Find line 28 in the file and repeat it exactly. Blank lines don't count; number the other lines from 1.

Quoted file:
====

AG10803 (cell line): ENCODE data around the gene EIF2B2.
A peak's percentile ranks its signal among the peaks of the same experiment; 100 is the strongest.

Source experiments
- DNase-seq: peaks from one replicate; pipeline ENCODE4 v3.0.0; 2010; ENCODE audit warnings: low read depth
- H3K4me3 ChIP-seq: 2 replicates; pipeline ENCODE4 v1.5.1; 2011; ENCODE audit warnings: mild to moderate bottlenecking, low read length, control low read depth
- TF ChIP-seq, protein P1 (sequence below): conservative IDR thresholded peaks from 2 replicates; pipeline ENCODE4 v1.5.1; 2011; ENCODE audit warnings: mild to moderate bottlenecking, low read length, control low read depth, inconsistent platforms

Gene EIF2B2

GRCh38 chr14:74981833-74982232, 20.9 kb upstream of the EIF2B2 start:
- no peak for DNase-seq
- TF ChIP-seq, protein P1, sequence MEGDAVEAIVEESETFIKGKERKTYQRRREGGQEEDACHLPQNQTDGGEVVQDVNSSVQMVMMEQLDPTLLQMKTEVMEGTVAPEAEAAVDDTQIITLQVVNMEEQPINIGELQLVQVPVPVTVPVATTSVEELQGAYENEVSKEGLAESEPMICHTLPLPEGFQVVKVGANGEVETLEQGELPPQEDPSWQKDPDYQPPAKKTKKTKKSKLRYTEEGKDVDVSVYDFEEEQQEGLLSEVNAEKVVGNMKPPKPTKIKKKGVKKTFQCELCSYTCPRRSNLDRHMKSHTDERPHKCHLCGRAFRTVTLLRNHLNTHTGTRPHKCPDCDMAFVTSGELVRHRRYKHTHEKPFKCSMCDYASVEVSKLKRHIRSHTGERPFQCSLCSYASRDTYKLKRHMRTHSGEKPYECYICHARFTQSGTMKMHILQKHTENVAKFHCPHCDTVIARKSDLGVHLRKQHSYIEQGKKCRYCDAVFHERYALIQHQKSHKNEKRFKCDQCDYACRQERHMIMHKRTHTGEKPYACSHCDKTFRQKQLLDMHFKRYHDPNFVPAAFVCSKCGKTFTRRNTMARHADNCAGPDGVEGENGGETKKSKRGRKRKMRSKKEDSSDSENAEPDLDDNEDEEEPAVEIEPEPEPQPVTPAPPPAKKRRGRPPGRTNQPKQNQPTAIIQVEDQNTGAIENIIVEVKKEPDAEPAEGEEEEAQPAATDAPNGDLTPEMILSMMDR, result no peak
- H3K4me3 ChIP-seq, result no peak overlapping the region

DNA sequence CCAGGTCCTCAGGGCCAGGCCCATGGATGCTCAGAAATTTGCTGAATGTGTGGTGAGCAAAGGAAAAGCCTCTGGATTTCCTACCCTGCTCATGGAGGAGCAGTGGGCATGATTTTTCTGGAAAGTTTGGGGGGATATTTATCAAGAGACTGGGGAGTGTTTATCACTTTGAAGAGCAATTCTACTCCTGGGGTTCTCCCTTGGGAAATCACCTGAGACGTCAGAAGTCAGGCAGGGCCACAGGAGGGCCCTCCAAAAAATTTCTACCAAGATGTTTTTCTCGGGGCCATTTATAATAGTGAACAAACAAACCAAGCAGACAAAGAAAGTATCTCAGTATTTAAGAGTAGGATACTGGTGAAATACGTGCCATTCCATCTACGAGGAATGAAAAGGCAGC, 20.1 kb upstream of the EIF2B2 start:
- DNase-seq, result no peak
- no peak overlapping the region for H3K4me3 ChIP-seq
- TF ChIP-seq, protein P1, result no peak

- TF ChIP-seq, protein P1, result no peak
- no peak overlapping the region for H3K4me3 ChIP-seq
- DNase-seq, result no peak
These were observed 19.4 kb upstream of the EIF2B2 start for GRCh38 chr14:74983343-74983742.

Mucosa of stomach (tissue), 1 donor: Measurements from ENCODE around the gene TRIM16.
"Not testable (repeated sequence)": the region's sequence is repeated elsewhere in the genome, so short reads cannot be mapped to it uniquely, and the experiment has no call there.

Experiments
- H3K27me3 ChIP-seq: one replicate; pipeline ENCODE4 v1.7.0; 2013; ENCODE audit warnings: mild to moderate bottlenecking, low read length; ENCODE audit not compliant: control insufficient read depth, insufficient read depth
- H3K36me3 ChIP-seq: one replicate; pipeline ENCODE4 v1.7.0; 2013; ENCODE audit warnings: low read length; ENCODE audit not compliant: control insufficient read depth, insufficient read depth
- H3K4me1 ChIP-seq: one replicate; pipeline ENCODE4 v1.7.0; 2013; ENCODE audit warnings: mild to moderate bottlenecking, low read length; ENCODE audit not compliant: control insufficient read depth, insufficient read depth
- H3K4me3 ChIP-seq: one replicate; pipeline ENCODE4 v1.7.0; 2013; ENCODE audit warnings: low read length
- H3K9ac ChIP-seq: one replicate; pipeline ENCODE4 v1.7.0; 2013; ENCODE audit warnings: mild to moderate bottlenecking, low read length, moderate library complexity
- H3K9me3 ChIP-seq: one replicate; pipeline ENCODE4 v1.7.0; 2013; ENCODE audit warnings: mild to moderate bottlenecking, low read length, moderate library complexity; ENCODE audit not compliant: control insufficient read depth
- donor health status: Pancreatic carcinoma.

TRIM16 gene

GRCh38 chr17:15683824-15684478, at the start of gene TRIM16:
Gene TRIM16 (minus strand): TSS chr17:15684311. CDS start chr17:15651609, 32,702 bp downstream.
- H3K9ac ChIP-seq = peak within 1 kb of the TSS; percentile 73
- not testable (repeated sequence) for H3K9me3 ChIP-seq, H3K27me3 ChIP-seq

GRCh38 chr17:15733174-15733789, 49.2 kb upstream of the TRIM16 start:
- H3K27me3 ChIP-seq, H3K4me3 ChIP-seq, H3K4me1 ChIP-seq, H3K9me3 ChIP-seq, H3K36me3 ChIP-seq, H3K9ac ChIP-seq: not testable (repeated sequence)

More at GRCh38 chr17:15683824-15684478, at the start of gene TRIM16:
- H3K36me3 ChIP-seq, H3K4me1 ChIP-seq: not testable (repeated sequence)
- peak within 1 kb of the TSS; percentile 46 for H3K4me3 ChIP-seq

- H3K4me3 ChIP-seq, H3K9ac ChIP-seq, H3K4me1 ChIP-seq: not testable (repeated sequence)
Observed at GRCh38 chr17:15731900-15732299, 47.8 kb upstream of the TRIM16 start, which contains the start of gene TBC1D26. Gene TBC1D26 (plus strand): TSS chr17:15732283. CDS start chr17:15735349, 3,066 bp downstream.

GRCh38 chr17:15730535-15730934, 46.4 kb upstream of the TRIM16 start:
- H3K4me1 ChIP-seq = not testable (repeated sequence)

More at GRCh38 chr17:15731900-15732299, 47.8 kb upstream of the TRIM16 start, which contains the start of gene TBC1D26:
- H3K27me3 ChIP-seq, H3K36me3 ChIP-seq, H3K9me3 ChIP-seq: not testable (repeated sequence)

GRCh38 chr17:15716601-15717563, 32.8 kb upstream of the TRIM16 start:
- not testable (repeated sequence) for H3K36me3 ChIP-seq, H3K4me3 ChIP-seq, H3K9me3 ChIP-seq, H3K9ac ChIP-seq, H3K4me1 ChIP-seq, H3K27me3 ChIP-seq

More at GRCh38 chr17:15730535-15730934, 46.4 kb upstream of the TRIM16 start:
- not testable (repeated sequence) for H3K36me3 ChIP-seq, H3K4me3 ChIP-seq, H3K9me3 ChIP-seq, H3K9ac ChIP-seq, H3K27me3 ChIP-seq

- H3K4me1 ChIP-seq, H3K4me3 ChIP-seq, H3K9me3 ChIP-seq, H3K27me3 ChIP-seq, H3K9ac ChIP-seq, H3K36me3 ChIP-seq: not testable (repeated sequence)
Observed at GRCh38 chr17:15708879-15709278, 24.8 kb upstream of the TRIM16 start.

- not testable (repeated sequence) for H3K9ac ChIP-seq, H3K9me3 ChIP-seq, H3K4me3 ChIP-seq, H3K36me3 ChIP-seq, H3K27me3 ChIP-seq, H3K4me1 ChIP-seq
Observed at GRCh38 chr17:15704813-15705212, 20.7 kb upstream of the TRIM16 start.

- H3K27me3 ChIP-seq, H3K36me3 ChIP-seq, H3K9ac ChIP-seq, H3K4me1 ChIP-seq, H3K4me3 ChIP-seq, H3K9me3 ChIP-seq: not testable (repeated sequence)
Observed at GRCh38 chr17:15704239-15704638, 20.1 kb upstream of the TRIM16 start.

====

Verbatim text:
- H3K9me3 ChIP-seq: one replicate; pipeline ENCODE4 v1.7.0; 2013; ENCODE audit warnings: mild to moderate bottlenecking, low read length, moderate library complexity; ENCODE audit not compliant: control insufficient read depth